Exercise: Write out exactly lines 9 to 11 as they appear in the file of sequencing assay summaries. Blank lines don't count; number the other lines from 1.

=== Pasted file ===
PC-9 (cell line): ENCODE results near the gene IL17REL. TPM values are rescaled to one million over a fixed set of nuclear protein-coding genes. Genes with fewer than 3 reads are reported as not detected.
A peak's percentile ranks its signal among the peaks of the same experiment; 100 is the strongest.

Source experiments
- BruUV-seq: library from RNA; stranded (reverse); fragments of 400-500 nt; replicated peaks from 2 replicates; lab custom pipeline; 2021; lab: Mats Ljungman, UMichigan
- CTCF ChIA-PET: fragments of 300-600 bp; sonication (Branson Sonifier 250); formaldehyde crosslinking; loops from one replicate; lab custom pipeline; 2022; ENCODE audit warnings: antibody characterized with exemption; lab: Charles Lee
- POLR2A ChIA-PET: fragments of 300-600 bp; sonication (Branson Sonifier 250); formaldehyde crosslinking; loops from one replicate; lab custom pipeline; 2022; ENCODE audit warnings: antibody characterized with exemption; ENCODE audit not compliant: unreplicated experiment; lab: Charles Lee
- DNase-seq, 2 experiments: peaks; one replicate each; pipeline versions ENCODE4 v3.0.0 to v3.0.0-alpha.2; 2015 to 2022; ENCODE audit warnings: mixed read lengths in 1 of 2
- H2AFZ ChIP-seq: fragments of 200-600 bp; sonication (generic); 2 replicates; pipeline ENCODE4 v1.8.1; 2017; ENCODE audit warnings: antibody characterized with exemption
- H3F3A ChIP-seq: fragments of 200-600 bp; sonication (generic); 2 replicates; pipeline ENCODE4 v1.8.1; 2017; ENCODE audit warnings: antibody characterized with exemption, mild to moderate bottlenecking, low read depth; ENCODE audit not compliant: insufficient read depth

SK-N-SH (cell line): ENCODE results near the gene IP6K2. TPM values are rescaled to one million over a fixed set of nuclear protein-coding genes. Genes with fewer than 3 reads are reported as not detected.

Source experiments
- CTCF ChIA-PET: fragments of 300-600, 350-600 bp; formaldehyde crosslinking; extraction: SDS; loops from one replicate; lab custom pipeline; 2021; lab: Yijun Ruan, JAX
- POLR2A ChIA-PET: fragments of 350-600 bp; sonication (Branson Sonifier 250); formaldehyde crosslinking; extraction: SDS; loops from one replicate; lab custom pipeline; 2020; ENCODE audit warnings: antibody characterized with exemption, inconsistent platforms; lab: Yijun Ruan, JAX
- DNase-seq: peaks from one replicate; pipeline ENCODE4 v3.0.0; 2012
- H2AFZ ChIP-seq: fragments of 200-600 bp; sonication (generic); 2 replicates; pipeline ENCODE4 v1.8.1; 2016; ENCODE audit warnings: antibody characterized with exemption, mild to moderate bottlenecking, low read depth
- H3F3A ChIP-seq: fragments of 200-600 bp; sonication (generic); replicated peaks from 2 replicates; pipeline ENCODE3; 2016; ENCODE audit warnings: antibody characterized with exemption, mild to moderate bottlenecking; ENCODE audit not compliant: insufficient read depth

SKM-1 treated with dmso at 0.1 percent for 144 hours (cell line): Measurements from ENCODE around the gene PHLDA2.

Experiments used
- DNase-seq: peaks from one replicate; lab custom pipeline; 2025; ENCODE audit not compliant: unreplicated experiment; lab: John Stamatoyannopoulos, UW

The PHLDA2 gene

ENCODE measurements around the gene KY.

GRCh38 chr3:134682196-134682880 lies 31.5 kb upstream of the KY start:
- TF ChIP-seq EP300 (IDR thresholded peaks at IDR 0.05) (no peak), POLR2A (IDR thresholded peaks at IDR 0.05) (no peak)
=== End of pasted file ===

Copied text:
- H3F3A ChIP-seq: fragments of 200-600 bp; sonication (generic); 2 replicates; pipeline ENCODE4 v1.8.1; 2017; ENCODE audit warnings: antibody characterized with exemption, mild to moderate bottlenecking, low read depth; ENCODE audit not compliant: insufficient read depth

SK-N-SH (cell line): ENCODE results near the gene IP6K2. TPM values are rescaled to one million over a fixed set of nuclear protein-coding genes. Genes with fewer than 3 reads are reported as not detected.

Source experiments